In this prospective multicenter observational study, we used a GBTM to show the FB trends in septic patients and found that the trajectories of FB were associated with hospital mortality. Furthermore, we found that these trajectories were also associated with organ dysfunction, MAKE and SRAE during the first 7 days following ICU admission.
Fluid management is a cornerstone to maintaining primary hemodynamic stability, organs, and tissue perfusion and increasing oxygen delivery from the phases of salvage to de-escalation during septic shock [30, 31]. Several studies have shown that earlier resuscitation was associated with reduced mortality in sepsis or septic patients [6, 32,33,34,35]. However, excessive resuscitation can be harmful. Numerous studies have demonstrated that positive FB or FO was associated with increased adverse clinical events [14, 36,37,38,39]. Our previous study considered FO to be a fluid accumulation (L) greater than 10% of initial body weight (kg), which is associated with the occurrence of AKI and increases the severity of AKI . FO is also a major predictor of poor clinical outcomes [12, 40,41,42,43]. A retrospective study showed that FO (≥ 10% L/kg) prolonged multiorgan failure based on the sub-SOFA score of the kidney in septic shock patients and increased 90-d mortality . In our study, 20.1% of patients developed FO, and compared with patients without FO, those with FO had a 1.4-fold higher hospital mortality rate. In addition, FO status was an independent risk factor for MAKE and SRAE during the first 7 days after ICU admission in septic patients. However, in our study, there was no association between FO and organ dysfunction in the bivariate logistic regression.
There were also studies that used dose-response analysis to explore the effect of fluid on clinical outcomes [9, 14]. Garzotto et al.  concluded that the severity and speed of fluid accumulation were independent risk factors for mortality in critically ill patients and that FO was not only a value above a cutoff point but also any degree of positive FB. Woodward et al.  used cubic spline to assess the relation between FO and MAKE in critically ill patients with AKI requiring RRT and found a U-shaped nonlinear relation between FO and MAKE. This nonlinear finding suggests that there may be an optimal level of FB, and both below and above this optimal level may be harmful. Balakumar et al.  and Myles et al.  have confirmed this view.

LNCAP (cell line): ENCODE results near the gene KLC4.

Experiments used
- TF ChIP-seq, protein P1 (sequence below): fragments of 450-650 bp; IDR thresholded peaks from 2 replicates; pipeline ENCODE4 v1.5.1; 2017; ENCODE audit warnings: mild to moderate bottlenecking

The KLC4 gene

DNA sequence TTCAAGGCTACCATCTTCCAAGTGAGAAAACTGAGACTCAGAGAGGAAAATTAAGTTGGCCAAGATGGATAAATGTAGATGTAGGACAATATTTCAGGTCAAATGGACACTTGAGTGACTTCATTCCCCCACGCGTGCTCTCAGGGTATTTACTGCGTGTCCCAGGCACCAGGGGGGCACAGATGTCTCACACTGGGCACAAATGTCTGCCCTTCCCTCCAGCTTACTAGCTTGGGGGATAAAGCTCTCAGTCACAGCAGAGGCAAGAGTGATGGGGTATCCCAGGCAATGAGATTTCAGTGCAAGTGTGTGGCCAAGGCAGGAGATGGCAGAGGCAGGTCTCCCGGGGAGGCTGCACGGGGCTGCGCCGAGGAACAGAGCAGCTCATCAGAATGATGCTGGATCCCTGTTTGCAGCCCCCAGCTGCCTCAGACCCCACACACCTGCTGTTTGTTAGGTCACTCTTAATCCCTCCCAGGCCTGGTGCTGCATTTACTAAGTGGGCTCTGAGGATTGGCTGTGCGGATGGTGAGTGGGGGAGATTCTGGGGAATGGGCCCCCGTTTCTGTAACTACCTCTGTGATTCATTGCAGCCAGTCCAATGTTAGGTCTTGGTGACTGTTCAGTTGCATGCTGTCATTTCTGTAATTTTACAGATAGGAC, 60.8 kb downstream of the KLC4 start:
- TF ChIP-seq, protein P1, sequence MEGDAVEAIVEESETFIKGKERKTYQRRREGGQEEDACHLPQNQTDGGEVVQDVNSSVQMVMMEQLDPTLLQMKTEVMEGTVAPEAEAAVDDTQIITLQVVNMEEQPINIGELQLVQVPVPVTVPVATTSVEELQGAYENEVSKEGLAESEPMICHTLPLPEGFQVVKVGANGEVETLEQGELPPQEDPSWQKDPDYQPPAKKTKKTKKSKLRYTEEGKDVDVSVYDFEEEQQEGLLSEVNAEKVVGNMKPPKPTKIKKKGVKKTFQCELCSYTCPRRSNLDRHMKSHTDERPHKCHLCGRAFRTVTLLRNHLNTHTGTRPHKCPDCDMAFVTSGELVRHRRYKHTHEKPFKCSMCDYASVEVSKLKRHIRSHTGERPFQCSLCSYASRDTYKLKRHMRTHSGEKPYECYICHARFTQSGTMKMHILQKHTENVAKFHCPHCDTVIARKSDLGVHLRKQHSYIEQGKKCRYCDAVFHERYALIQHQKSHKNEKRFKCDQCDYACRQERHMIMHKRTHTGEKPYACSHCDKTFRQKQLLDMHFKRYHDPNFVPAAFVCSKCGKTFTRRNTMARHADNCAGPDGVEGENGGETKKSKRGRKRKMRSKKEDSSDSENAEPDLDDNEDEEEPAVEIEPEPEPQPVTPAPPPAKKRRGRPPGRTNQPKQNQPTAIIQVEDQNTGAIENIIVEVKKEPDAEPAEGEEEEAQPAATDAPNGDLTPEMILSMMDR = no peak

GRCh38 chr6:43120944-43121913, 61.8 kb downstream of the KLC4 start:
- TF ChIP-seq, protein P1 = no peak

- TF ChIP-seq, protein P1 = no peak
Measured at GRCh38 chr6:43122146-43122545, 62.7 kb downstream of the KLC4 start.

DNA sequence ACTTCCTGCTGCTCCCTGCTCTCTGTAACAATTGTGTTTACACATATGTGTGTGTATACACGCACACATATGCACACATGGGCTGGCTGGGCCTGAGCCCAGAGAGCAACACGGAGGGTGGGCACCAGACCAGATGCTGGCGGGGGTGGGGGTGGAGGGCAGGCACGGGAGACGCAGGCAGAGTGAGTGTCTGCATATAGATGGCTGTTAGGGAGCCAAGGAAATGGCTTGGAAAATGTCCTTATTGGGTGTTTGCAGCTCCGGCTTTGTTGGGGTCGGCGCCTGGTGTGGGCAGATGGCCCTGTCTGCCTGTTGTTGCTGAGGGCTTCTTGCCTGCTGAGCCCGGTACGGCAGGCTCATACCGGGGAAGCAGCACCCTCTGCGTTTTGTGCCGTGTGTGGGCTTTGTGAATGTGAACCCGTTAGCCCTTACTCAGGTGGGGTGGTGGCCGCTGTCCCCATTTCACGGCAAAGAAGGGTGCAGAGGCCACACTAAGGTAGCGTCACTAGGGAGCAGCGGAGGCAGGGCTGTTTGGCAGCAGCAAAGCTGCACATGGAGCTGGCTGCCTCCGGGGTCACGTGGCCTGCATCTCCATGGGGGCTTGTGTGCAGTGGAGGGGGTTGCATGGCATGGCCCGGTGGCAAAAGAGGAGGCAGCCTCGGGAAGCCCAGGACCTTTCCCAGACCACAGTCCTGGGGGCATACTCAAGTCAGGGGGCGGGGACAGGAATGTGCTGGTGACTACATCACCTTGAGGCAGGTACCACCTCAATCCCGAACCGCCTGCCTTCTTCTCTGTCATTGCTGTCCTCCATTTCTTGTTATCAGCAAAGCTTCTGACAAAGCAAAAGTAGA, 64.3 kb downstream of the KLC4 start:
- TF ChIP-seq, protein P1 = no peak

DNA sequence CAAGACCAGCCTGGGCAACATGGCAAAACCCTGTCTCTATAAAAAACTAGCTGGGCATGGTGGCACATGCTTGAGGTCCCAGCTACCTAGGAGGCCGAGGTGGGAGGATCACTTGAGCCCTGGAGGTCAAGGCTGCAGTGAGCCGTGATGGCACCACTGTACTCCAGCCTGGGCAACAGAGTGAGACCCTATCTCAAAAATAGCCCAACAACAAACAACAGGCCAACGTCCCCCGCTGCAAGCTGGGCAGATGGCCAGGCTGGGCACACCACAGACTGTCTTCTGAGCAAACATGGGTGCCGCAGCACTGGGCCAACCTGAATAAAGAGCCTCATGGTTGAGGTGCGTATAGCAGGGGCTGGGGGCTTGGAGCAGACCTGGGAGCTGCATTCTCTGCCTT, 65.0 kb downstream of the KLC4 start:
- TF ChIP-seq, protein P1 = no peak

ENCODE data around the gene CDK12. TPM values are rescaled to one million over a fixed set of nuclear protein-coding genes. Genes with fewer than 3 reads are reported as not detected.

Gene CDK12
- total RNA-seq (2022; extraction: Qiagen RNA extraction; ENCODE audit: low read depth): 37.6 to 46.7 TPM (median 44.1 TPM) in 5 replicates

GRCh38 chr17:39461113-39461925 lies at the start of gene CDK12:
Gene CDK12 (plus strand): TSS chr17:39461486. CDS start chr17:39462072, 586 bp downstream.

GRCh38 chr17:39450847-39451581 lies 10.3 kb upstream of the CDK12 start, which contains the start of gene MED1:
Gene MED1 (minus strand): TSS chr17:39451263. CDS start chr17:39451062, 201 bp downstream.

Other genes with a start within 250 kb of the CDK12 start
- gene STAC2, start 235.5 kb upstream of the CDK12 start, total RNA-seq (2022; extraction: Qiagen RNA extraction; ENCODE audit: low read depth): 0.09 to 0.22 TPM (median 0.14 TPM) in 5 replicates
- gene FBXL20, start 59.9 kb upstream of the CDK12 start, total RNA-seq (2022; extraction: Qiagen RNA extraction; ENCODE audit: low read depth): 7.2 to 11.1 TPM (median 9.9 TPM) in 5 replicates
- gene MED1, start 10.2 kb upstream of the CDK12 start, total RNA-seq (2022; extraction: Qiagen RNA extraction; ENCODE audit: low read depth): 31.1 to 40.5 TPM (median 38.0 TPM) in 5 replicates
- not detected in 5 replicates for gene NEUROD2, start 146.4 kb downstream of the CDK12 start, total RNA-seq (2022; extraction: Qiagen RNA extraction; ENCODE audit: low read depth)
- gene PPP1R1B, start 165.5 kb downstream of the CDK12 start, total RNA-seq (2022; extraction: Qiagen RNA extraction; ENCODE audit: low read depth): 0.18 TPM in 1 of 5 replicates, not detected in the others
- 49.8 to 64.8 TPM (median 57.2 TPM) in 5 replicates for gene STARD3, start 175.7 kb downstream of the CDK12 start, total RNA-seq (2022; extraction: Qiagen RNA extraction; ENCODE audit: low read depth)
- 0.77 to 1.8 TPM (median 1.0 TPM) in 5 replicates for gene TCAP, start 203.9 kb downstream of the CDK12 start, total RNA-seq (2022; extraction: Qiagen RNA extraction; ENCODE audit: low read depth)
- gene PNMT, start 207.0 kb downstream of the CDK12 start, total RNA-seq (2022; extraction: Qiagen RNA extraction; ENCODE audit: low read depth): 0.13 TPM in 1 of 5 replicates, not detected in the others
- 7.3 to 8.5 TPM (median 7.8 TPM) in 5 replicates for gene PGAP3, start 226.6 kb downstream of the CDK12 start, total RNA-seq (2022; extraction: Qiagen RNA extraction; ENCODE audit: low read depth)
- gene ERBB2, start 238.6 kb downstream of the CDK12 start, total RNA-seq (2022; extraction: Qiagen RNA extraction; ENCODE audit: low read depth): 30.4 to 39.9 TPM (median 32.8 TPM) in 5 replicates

However, the severity or the speed or the nonlinear association of fluid accumulation may not provide enough information on the effect of fluid on outcomes. Recently, a prospective study also showed that latent trajectories of FB (adjusted by body weight) in the first 72 postoperative hours of cardiac and aortic surgery were significantly associated with risk of AKI and dialysis. Patients with progressively positive FB had a 7.1-fold increased risk of AKI . In our study, we used GBTM to explore the association between FB in the first 7 days after ICU admission and clinical outcomes in patients with septic shock and found that there were three latent trajectories of FB: Decreasing FB, low FB and high FB. The FB of the decreasing FB group on the first day of ICU admission was as high as 83 ml/kg and then rapidly decreased to 38 ml/kg on the second day. The peak volume of cumulative FB was 124 ml/kg on the second day. The low FB group maintained a lower FB status. The patients in the high FB group had a higher FB, above 40 ml/kg during the first 4 days following admission, and a cumulative FB as high as 230 ml/kg on day 7. Compared with the low FB group, the high FB group had an increased risk of hospital mortality, organ dysfunction, MAKE and SRAE. Decreasing FB was associated with a decreased risk of MAKE, although nearly half of the patients in the decreasing FB group developed FO. The difference among the potential trajectories of FB may be a better index and preferably reflect the whole condition in septic patients. In addition, there was a trend of a decreased risk of hospital mortality and organ dysfunction in decreasing FB patients, but these results were not statistically significant. Even though we excluded the effect of RRT on FB, three similar latent trajectories of FB were also detected. This interesting finding appears to be logical because earlier, sufficient fluid resuscitation can improve hypovolemia and tissue or organ hypoperfusion, which are associated with lower risk of mortality and other clinical outcomes.
In the multivariable analysis, we also found that a high FB trajectory was significantly associated with an increased risk of hospital mortality. These findings are similar to previous studies; earlier resuscitation was associated with a decreased risk of in-hospital mortality in severe sepsis and septic patients [6, 32]. FB in the first 24 h was not associated with an increased risk of mortality .
Our study was the first to investigate the effect of FB trajectories on clinical outcomes in septic shock patients. There are still several limitations in our study. First, the observational study design could not explain the causal relationships between trajectories of FB and outcomes. Second, we may have failed to adjust for other potential confounders in this observational study. Third, we did not consider the fluid input and output before ICU admission or in the operating theater, which cannot be ignored. Fourth, we failed to record diuretic use, which may influence fluid management and outcomes . Furthermore, we used the lowest creatinine level during the ICU stay or the MDRD formula to estimate baseline creatinine, which may not reflect the true baseline creatinine value. The results of this study need to be further validated in studies with larger sample sizes.